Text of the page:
The rain has stopped; “the air is packed with suffocating pollen, and Serafima loses sight of her friends as she is buffeted by the carousing crowds. The smell of vodka and blossom, the thunderous boom and the drifting smoke of a cannonade, a hundred impromptu street choirs singing wartime romances amidst the salvoes of that fifty-gun salute, surround and confuse her. Then two staccato gunshots, very close. Serafima knows something’s happened to her friends even before the sounds has finished ricocheting off the Kremlin walls....”

“... These shots will blast their lives and uncover secrets that would never otherwise have been found – hers (Serafima's) most of all ...” 

After all, Stalin believed that killing was the quickest, most efficient way to accelerate the progress of history. 'We must never lose our sense of humour', said Josef Vissarionovich aka Stalin...

So many lives, so many losses; so much heartbreak, so much optimism. The background to the life in Moscow was so vividly illustrated that the reader might walk those streets and recognize all the people and places described in the tale without ever being there before. The death of the two children would unleash a series of events which were like dominoes tumbling from different directions falling everywhere.

The collective mistrust, back stabbing, fear, betrayal, secrets and self-serving objectives of the participants will be exposed until only time would bring acceptance and reconciliation with lives destroyed or revived. But many years filled with endless minutes would be needed to finally bring closure. And closure was only made possible by love and loyalty which never died.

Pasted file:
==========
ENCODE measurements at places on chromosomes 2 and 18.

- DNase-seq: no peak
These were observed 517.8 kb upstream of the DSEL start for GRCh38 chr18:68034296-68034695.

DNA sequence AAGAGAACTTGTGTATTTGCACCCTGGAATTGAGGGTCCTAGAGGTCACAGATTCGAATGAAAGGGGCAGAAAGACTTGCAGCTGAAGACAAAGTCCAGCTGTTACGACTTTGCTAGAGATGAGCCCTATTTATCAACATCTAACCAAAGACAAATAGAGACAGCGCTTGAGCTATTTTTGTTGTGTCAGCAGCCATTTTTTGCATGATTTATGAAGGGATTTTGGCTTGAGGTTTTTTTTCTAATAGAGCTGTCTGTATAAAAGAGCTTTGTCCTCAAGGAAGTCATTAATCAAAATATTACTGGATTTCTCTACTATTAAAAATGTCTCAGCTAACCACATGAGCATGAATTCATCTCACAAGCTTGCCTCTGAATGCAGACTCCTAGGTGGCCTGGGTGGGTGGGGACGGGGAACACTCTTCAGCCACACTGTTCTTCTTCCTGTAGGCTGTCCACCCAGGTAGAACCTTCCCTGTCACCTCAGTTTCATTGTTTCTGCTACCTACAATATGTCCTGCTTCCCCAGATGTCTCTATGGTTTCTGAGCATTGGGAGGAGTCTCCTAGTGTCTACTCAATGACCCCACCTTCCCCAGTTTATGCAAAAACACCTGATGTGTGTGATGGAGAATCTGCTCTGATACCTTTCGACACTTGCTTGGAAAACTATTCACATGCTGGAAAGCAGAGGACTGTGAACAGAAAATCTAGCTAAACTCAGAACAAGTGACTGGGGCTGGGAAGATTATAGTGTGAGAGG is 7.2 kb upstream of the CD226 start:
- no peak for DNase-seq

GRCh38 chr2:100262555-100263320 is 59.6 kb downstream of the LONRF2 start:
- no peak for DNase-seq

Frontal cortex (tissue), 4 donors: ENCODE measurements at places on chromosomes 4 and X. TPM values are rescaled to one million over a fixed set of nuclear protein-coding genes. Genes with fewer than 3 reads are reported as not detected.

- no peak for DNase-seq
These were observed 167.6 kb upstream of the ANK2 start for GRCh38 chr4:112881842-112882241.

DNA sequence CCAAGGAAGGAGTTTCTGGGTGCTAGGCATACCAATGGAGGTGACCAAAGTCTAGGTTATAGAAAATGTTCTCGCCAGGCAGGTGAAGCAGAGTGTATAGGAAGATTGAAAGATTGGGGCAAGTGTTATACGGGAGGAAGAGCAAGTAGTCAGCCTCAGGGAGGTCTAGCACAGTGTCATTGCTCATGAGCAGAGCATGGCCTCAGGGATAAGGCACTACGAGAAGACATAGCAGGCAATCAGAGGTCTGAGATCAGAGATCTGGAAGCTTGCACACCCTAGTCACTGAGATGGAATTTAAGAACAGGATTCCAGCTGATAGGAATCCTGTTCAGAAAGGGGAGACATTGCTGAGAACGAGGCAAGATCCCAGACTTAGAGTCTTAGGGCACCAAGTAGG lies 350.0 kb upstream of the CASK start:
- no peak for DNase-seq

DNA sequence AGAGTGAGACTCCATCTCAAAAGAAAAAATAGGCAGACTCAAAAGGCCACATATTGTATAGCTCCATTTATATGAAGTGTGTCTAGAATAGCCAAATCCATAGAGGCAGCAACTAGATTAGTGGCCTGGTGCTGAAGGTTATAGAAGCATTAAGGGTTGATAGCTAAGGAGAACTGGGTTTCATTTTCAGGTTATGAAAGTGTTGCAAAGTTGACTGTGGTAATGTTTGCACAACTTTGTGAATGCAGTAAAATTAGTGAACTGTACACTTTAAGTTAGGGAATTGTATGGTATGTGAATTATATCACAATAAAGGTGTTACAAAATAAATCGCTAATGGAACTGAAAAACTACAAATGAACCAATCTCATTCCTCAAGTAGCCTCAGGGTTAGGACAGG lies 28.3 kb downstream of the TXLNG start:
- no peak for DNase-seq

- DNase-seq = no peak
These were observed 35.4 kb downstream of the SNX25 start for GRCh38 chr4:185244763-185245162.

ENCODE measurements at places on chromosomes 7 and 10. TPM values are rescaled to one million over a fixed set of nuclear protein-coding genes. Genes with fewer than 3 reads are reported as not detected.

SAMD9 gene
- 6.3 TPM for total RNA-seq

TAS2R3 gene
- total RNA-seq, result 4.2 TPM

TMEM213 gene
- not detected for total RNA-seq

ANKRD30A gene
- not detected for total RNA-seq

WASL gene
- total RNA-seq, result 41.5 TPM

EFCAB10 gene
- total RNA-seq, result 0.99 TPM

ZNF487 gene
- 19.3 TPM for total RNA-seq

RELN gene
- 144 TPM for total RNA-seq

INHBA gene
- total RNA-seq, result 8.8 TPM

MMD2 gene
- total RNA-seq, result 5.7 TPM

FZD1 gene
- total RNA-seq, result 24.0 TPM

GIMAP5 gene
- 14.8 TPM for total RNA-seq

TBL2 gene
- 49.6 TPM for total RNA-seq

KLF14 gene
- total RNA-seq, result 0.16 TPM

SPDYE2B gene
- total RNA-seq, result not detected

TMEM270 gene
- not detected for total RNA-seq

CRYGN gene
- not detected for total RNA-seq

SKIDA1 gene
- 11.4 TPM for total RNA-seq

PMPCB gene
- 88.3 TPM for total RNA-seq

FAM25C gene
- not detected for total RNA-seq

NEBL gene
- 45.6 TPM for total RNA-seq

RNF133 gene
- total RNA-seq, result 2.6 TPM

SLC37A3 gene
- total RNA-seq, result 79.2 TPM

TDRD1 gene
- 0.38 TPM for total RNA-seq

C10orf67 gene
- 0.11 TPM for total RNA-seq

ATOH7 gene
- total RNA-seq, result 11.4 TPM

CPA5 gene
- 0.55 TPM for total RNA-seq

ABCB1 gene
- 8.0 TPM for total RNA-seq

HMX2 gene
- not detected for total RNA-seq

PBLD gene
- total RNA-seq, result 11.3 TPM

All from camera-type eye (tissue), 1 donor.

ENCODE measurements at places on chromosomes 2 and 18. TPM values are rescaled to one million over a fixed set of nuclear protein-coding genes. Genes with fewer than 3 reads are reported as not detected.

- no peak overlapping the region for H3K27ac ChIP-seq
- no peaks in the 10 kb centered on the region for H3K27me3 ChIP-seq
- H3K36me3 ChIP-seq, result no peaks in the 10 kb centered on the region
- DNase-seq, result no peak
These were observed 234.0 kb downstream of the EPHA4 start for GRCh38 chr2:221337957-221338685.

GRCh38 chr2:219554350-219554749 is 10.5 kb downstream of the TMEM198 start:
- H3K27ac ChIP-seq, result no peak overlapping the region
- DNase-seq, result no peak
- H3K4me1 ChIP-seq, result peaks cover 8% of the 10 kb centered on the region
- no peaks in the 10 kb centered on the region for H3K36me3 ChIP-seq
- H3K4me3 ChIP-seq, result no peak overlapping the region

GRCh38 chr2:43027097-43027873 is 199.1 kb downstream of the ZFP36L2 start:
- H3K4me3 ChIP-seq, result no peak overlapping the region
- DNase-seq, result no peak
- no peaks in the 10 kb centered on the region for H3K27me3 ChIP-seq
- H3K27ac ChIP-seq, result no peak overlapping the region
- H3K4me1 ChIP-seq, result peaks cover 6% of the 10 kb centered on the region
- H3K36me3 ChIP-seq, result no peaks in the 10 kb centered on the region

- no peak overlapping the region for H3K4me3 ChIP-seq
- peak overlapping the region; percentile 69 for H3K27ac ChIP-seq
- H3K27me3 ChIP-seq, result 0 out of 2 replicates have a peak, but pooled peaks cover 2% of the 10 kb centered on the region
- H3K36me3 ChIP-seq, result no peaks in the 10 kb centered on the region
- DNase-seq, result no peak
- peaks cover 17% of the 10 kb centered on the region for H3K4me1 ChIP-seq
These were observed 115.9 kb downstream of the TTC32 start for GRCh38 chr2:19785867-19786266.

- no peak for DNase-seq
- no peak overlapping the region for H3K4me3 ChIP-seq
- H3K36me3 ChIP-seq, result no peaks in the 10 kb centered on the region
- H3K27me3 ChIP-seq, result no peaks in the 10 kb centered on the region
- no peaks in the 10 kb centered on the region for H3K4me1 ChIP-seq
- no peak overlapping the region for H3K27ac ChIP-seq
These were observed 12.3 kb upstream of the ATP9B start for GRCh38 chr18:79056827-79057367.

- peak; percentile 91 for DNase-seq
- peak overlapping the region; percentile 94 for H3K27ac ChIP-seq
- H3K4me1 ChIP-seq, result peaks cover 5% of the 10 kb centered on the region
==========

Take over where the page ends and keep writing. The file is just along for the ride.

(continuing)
'The party never makes mistakes. Better to kill a hundred innocents than miss one Enemy.'

In this tale not everything is lost, although nobody would walk out unscathed. 

I am so between the devil and the deep blue sea on this one. It is a magnificent book to start off with: well written, extremely detailed, beautiful prose, spell-binding with no unfinished characters. However, my final impression, was that too much historical facts were included in the narrative, necessitating the creation of too many protagonists. The story is about a group of children and their families, every member, their teachers, and what happened to them, during the reign of Stalin. There were many love stories, too many, to be told. More emphasis needed to have been laid on the millions of people who collectively died under Stalin's reign of which the majority were non-Jewish, instead of only the Jewish victims.

I am going to settle for four stars. If there were less protagonists, more focus on less events, it would have deserved five brilliant flying stars. In fact, I might change my mind again!



Simon Sebag Montefiore was born in 1965 and read history at Gonville & Caius College, Cambridge University. Jerusalem: the Biography was awarded the Jewish Book of the Year Prize by the Jewish Book Council (USA), Catherine the Great & Potemkin was shortlisted for the Samuel Johnson, Duff Cooper, and Marsh Biography Prizes. Stalin: The Court of the Red Tsar won the History Book of the Year Prize at the British Book Awards. Young Stalin won the Costa Biography Award (UK), the LA Times Book Prize for Biography (US), Le Grand Prix de la Biographie Politique (France) and the Kreisky Prize for Political Literature (Austria). Montefiore’s books are published in over 40 languages. He is also the author of the novel, Sashenka. He is now writing his next history book: THE ROMANOVS and a sequel to Sashenka. A Fellow of the Royal Society of Literature, he lives in London with his wife, the novelist Santa Montefiore, and their two children. He has recently been apppointed Visiting Professor at the School of Humanities Research at the University of Buckingham.